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Here is the schematic, except this uses the L293d enter image description here

I wanted to better understand how does the current split (if it does) between two of these IC chips wired as diagrammed with 2 electromagnets on each IC (total of 4)? If my external power supply is 3.0V ~0.85A.

Also, how can I adequately measure current between an electromagnet that's hooked up to an h-bridge driver? I notice the current at each of the motor pins (3, 6, 14, 10) differ when I do.

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I wanted to better understand how does the current split (if it does) between two of these IC chips wired as diagrammed with 2 electromagnets on each IC (total of 4)?

Providing the power supply can handle the current and both circuits are correctly wired (parallel) to the power supply, the two circuits can be though of as independent i.e. whatever current is taken by one chip does not affect the current (or operation) of the other chip and it's solenoids/motor loads.

If my external power supply is 3.0V ~0.85A.

Now you are in trouble because the logic supply voltage is 4.5V minimum. However, if you are talking about the power supply to the H bridges then you are barely going to get anything out of these devices at all. I refer you to this question and answer that explains why this device (and the L293D) are really crappy on low voltage H-bridge supplies. H-bridge supply minimum voltage is also specified as 4.5V for recommended operation: -

enter image description here

Also, how can I adequately measure current between an electromagnet that's hooked up to an h-bridge driver?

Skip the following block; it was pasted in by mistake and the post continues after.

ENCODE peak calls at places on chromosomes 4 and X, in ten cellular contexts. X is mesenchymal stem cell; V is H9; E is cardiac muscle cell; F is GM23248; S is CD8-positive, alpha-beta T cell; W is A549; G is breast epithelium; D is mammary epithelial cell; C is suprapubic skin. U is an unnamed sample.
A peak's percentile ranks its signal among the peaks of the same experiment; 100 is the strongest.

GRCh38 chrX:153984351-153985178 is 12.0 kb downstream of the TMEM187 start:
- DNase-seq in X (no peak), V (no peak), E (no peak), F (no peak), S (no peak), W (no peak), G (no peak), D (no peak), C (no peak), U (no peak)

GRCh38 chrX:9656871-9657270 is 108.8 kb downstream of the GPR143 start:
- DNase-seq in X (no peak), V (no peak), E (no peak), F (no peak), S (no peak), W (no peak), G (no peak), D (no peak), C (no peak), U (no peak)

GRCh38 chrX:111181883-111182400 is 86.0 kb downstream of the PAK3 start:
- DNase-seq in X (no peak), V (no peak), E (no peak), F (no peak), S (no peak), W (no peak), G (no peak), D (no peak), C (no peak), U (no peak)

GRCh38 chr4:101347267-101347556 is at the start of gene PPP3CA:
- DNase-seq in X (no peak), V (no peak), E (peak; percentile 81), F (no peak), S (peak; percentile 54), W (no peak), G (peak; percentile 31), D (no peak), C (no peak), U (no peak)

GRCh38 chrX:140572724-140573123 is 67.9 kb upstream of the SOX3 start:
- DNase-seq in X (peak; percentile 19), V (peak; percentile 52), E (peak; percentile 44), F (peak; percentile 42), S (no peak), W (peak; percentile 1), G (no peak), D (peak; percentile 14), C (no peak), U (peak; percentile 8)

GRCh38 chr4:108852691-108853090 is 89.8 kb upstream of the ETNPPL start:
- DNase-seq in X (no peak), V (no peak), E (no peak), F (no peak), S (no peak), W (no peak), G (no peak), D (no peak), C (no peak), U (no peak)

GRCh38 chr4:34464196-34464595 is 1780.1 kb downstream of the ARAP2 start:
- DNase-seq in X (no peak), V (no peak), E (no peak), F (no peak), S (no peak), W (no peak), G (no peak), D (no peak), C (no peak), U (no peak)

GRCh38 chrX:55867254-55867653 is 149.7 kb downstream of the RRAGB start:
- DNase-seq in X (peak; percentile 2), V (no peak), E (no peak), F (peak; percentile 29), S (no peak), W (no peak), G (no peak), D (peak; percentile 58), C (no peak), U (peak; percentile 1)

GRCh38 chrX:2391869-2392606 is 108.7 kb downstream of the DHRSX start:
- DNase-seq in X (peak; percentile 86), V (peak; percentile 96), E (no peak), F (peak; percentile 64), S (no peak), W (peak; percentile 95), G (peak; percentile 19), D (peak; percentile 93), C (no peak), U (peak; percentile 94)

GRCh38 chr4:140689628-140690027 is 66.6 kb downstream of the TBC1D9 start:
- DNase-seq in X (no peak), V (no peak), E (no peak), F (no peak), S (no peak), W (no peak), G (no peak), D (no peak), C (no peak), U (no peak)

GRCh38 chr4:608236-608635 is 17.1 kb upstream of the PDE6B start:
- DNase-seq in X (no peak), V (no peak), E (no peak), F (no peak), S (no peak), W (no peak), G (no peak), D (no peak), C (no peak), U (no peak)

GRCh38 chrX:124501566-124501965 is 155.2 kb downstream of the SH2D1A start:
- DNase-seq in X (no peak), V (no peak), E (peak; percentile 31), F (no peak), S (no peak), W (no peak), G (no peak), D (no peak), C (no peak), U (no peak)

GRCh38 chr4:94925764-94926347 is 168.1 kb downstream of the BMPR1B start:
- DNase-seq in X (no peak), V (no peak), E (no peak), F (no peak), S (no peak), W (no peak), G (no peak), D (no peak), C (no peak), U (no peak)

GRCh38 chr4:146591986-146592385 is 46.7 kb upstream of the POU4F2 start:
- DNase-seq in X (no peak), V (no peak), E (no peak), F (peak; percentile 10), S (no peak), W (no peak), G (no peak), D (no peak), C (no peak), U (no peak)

You use an ammeter in series with the solenoid.

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  • \$\begingroup\$ I'd like to have a 0.5A (minimum) current for each electromagnet and I see that the pins (3 and 6, for instance) may have two different current values. Another question that may help me understand is if they're wired in parallel and one chip doesn't affect another chip's current, then if the power supply is 0.8A, what will the current be for each chip? Then, the current that goes through the electromagnet, where is the source of that based on the IC? How is it being split? \$\endgroup\$ – user2899444 Dec 31 '15 at 17:37
  • \$\begingroup\$ Wait, in terms of measuring current you meant something like one probe to pin 3, another to solenoid leg... I don't know why that didn't register to me. Anyway, correct me if I am wrong, but the sn754410 chip's max current that it can handle is 1A? \$\endgroup\$ – user2899444 Dec 31 '15 at 18:10
  • \$\begingroup\$ If your total load takes 0.5A x 4 electromagnets then the power supply you envisage using will be no good. \$\endgroup\$ – Andy aka Dec 31 '15 at 18:24
  • \$\begingroup\$ My total load will be a total of 2A, so I need a power supply that can provide 2A, I think I understand that in theory. What I don't understand is isn't the chip's max current value 1A? That power supply would burn the chip out, wouldn't it? That happened to the L293d that was originally being used, I think. Also, I still want to know what I had asked in the first comment/question response regarding current. I don't understand what's going on with the current and the current of the electromagnets regarding the sn754410. \$\endgroup\$ – user2899444 Dec 31 '15 at 19:39
  • \$\begingroup\$ Just because a chip can supply 1A, it only will do if the voltage it can put across the load AND the load resistance dictate that 1A will flow. As it happens the 754410 is pretty s*it at low voltage driving so I would urge you to understand and recognize this in the link in my answer. You might just decide that the 754410 is not really good enough on low voltage supplies i.e. use mosfet bridges ala texas instruments. \$\endgroup\$ – Andy aka Dec 31 '15 at 20:08

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